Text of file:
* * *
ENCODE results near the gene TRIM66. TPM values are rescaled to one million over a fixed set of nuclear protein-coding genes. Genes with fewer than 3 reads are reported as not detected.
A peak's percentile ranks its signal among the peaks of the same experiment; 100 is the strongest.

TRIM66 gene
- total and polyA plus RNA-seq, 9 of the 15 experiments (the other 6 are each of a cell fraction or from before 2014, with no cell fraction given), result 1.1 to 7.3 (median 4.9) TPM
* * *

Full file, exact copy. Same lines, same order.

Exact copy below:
ENCODE results near the gene TRIM66. TPM values are rescaled to one million over a fixed set of nuclear protein-coding genes. Genes with fewer than 3 reads are reported as not detected.
A peak's percentile ranks its signal among the peaks of the same experiment; 100 is the strongest.

TRIM66 gene
- total and polyA plus RNA-seq, 9 of the 15 experiments (the other 6 are each of a cell fraction or from before 2014, with no cell fraction given), result 1.1 to 7.3 (median 4.9) TPM